Why Was Gandhi Never Awarded the Nobel Peace Prize?

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gandhi.jpgWhy the Nobel Peace Prize never went to Gandhiji ? We did some research, and found startling surprises.

Mohandas Gandhi, the Mahatma, “the Great Soul“, was never awarded the Nobel Peace Prize. He was nominated for it five times in 1937, 1938, 1939, 1947 and, finally, a few days before he was murdered in January 1948. It is widely held, that the Indian national leader should have been the very man to be selected for the Nobel Peace Prize.

These questions have been asked frequently: Was the horizon of the Norwegian Nobel Committee too narrow? Were the committee members unable to appreciate the struggle for freedom among non-European peoples?” Or were the Norwegian committee members perhaps afraid to make a prize award which might be detrimental to the relationship between their own country and Great Britain?

Marthin Luther King Jr., Nelson Mandela, Albert Luthuli considered Gandhi to be their mentor. If there was one person you had to name who personified peace and non-violence in the 20th century, it has to be Mahatma Gandhi. So Why Was Gandhi Never Awarded the Nobel Peace Prize?

Following are the little history of Gandhi’s nominations and rejections

First Nomination:

First time, in 1937 a member of the Norwegian Storting, Ole Colbjørnsen (Labour Party), nominated Gandhi for that year’s Nobel Peace Prize, and he was duly selected as one of thirteen candidates on the Committee’s short list. The committee’s adviser, professor Jacob Worm-Müller, wrote a report , “He is, undoubtedly, a good, noble and ascetic person – a prominent man who is deservedly honoured and loved by the masses of India.” On the other hand, when considering Gandhi as a political leader, he wrote, “sharp turns in his policies, which can hardly be satisfactorily explained by his followers. (…) He is a freedom fighter and a dictator, an idealist and a nationalist. He is frequently a Christ, but then, suddenly, an ordinary politician.” He added “One might say that it is significant that his well-known struggle in South Africa was on behalf of the Indians only, and not of the blacks whose living conditions were even worse.”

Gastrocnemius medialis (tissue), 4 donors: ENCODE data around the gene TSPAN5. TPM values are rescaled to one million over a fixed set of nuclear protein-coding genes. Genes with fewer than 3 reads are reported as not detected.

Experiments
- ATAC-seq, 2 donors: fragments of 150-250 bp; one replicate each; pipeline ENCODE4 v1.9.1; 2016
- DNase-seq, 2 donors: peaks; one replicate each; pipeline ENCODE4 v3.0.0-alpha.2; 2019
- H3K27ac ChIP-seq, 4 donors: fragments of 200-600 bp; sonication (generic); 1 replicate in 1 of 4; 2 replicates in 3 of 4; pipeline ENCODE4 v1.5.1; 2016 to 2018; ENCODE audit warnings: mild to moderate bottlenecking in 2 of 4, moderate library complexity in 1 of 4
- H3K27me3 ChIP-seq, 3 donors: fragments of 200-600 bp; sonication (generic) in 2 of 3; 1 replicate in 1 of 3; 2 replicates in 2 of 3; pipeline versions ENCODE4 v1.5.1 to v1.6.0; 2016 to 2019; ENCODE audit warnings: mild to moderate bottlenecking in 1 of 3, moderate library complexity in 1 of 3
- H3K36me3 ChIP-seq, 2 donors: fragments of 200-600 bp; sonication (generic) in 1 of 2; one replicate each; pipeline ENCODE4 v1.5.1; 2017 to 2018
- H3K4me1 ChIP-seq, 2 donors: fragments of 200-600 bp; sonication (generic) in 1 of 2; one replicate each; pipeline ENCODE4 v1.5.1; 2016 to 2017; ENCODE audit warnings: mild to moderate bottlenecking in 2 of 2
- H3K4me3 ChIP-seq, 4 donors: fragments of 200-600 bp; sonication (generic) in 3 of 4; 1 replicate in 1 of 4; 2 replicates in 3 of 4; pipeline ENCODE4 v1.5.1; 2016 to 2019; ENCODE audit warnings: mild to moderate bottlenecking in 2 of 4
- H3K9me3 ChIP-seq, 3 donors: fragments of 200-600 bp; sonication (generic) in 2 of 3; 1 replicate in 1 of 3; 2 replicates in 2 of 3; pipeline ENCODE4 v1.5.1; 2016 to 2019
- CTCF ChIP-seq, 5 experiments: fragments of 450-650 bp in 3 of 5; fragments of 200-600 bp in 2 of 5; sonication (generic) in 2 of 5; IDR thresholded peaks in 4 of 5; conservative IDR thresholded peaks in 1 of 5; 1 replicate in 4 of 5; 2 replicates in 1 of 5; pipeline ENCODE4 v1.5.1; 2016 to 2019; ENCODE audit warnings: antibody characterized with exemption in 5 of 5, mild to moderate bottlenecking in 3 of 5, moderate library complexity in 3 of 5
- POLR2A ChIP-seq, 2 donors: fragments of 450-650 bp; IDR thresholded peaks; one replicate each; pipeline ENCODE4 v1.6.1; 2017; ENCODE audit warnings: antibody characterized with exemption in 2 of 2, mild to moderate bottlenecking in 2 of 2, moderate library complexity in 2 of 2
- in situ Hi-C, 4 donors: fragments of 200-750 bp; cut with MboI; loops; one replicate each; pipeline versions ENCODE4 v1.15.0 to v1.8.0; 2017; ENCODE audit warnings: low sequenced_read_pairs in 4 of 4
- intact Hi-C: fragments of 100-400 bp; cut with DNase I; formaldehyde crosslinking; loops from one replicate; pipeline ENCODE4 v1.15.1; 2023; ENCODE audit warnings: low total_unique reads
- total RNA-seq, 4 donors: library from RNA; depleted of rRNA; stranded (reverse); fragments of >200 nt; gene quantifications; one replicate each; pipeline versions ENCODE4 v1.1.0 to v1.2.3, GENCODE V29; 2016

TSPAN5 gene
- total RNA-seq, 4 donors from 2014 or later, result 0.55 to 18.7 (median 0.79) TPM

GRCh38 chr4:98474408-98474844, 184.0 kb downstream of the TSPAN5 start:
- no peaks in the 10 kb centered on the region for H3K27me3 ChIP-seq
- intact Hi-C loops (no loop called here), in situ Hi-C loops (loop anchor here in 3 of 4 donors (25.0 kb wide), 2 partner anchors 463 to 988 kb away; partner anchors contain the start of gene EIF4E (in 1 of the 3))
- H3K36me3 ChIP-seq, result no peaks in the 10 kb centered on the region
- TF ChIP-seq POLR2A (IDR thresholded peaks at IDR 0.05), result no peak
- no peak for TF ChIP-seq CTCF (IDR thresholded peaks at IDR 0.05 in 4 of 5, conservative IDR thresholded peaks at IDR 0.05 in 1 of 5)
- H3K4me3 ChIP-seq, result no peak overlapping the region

Second , Third Nomination:

Again in 1938 and 1939 Gandhi was renominated by Ole Colbjørnsen, but ten years were to pass before Gandhi made the committee’s short list again.

Fourth Nomination:

After 10 years, in 1947 the nominations of Gandhi for the fourth time by the Norwegian Foreign Office. The Nobel Committee’s adviser Seip wrote, “The following ten years from 1937 up to 1947, led to the event which for Gandhi and his movement was at the same time the greatest victory and the worst defeat – India’s independence and India’s partition.” Seip also wrote briefly on the ongoing separation of India and the new Muslim state, Pakistan, and concluded – rather prematurely it would seem today and Gandhi’s nomination was rejected.

Final Nomination:

The last time Mahatma Gandhi was nominated was in 1948, but he was assassinated on 30 January 1948, two days before the closing date for that year’s Nobel Peace Prize nominations. But according to the statutes of the Nobel Foundation in force at that time, the Nobel Prizes could, under certain circumstances, be awarded posthumously(occurring after one’s death:). Thus it was possible to give Gandhi the prize. However, Gandhi did not belong to an organisation, he left no property behind and no will; who should receive the Prize money? The Director of the Norwegian Nobel Institute, August Schou, asked another of the Committee’s advisers, lawyer Ole Torleif Røed, to consider the practical consequences if the Committee were to award the Prize posthumously. Røed suggested a number of possible solutions for general application. Subsequently, he asked the Swedish prize-awarding institutions for their opinion. The answers were negative; posthumous awards, they thought, should not take place unless the laureate died after the Committee’s decision had been made.

On November 18, 1948, the Norwegian Nobel Committee decided to make no award that year on the grounds that “there was no suitable living candidate“.

Publicly regression by the Nobel Committee.

The omission has been publicly regretted by later members of the Nobel Committee; when the Dalai Lama was awarded the Peace Prize in 1989, the chairman of the committee said that this was “in part a tribute to the memory of Mahatma Gandhi“. Unfortunately, people who deserve the prize often don’t get it.

[ Reference : nobelprize.org -  Mahatma Gandhi, the Missing Laureate ]

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{ 21 comments }

Abhi August 16, 2007 at 8:40 am

there was no precedent of awarding the Prize posthumously till 1974. ..Good article

Anand August 16, 2007 at 9:11 am

Nice Article. Keep up the good work

Raj Ramanujam August 16, 2007 at 7:56 pm

Why Was Gandhi Never Awarded the Nobel Peace Prize is a 20th century controversy..

James August 23, 2007 at 6:46 am

Gandhi wasn’t awarded the price because the then members of the Noble committee didn’t have full support for Gandhi and his work plus awarding the price to him might strain Norway’s ties with Britain.